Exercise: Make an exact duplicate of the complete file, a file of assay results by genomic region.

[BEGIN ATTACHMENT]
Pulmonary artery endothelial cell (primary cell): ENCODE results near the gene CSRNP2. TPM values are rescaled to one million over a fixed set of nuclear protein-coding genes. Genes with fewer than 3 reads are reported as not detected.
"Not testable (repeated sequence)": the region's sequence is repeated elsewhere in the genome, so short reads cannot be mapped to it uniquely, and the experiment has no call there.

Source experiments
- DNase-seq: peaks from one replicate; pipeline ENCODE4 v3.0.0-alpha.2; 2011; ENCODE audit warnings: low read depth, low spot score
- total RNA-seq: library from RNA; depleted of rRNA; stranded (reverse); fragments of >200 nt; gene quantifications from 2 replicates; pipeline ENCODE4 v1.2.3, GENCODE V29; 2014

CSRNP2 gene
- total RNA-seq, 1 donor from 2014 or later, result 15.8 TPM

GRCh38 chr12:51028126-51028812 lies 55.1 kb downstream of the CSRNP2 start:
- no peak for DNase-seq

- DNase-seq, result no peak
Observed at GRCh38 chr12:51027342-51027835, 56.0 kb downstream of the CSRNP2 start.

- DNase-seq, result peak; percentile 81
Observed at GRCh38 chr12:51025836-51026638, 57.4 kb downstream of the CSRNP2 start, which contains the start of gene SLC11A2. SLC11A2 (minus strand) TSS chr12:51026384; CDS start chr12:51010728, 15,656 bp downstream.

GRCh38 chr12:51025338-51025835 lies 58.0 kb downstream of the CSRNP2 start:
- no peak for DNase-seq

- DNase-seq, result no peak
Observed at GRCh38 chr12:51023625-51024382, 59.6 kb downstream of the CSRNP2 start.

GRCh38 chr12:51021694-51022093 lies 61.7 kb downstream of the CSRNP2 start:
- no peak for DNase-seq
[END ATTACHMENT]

Pulmonary artery endothelial cell (primary cell): ENCODE results near the gene CSRNP2. TPM values are rescaled to one million over a fixed set of nuclear protein-coding genes. Genes with fewer than 3 reads are reported as not detected.
"Not testable (repeated sequence)": the region's sequence is repeated elsewhere in the genome, so short reads cannot be mapped to it uniquely, and the experiment has no call there.

Source experiments
- DNase-seq: peaks from one replicate; pipeline ENCODE4 v3.0.0-alpha.2; 2011; ENCODE audit warnings: low read depth, low spot score
- total RNA-seq: library from RNA; depleted of rRNA; stranded (reverse); fragments of >200 nt; gene quantifications from 2 replicates; pipeline ENCODE4 v1.2.3, GENCODE V29; 2014

CSRNP2 gene
- total RNA-seq, 1 donor from 2014 or later, result 15.8 TPM

GRCh38 chr12:51028126-51028812 lies 55.1 kb downstream of the CSRNP2 start:
- no peak for DNase-seq

- DNase-seq, result no peak
Observed at GRCh38 chr12:51027342-51027835, 56.0 kb downstream of the CSRNP2 start.

- DNase-seq, result peak; percentile 81
Observed at GRCh38 chr12:51025836-51026638, 57.4 kb downstream of the CSRNP2 start, which contains the start of gene SLC11A2. SLC11A2 (minus strand) TSS chr12:51026384; CDS start chr12:51010728, 15,656 bp downstream.

GRCh38 chr12:51025338-51025835 lies 58.0 kb downstream of the CSRNP2 start:
- no peak for DNase-seq

- DNase-seq, result no peak
Observed at GRCh38 chr12:51023625-51024382, 59.6 kb downstream of the CSRNP2 start.

GRCh38 chr12:51021694-51022093 lies 61.7 kb downstream of the CSRNP2 start:
- no peak for DNase-seq